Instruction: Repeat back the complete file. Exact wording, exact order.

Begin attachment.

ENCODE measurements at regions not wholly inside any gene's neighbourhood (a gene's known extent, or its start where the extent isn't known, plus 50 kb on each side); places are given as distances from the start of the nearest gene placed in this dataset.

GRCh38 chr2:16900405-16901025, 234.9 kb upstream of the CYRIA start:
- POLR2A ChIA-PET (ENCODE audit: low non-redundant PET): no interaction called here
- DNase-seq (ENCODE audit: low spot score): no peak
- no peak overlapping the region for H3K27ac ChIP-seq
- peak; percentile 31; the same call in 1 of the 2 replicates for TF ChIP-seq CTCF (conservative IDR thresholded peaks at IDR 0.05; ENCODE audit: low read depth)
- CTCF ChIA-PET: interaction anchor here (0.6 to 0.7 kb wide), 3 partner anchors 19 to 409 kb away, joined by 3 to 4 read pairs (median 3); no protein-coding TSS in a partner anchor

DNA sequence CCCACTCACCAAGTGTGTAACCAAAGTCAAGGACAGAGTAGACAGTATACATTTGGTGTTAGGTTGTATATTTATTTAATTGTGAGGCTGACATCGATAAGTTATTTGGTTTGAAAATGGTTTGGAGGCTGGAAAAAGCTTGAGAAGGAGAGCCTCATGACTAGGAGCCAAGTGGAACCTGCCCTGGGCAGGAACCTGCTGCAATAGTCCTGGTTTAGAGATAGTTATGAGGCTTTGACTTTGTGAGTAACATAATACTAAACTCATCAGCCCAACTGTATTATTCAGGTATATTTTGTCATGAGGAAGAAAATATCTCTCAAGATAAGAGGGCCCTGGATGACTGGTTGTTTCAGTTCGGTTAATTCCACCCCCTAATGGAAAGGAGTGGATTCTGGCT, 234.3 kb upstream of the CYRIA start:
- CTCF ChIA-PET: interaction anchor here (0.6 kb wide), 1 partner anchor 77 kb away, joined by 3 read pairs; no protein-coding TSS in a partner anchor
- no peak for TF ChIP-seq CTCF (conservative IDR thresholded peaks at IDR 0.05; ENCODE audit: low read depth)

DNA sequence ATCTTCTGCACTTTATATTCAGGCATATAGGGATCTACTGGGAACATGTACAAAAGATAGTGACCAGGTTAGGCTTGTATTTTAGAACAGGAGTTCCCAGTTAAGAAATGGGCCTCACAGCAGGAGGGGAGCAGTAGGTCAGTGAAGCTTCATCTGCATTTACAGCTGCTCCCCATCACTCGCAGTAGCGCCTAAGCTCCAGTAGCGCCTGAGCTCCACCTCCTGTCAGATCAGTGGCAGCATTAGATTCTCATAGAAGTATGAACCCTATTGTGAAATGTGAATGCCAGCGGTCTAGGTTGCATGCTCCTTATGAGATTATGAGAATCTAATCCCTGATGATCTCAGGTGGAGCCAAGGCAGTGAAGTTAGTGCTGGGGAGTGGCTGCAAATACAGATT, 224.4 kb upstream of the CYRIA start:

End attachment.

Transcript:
ENCODE measurements at regions not wholly inside any gene's neighbourhood (a gene's known extent, or its start where the extent isn't known, plus 50 kb on each side); places are given as distances from the start of the nearest gene placed in this dataset.

GRCh38 chr2:16900405-16901025, 234.9 kb upstream of the CYRIA start:
- POLR2A ChIA-PET (ENCODE audit: low non-redundant PET): no interaction called here
- DNase-seq (ENCODE audit: low spot score): no peak
- no peak overlapping the region for H3K27ac ChIP-seq
- peak; percentile 31; the same call in 1 of the 2 replicates for TF ChIP-seq CTCF (conservative IDR thresholded peaks at IDR 0.05; ENCODE audit: low read depth)
- CTCF ChIA-PET: interaction anchor here (0.6 to 0.7 kb wide), 3 partner anchors 19 to 409 kb away, joined by 3 to 4 read pairs (median 3); no protein-coding TSS in a partner anchor

DNA sequence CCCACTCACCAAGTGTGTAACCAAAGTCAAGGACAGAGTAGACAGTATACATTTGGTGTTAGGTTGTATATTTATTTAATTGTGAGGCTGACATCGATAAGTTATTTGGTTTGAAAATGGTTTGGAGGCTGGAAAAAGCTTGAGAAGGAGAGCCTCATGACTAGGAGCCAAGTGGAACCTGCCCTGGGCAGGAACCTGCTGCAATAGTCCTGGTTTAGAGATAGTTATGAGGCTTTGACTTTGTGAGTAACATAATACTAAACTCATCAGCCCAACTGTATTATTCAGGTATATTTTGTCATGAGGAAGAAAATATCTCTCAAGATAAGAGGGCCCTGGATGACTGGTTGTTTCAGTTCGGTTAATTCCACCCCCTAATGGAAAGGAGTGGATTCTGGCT, 234.3 kb upstream of the CYRIA start:
- CTCF ChIA-PET: interaction anchor here (0.6 kb wide), 1 partner anchor 77 kb away, joined by 3 read pairs; no protein-coding TSS in a partner anchor
- no peak for TF ChIP-seq CTCF (conservative IDR thresholded peaks at IDR 0.05; ENCODE audit: low read depth)

DNA sequence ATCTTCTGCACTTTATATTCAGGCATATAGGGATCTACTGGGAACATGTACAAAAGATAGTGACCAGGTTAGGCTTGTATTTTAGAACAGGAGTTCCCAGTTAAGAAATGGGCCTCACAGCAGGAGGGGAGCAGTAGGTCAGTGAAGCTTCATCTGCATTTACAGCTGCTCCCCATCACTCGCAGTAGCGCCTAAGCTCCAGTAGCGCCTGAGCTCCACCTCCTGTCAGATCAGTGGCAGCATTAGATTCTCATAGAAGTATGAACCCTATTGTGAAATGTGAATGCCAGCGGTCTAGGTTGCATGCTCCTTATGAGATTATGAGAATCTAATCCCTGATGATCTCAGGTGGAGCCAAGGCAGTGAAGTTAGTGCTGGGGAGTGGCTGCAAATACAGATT, 224.4 kb upstream of the CYRIA start: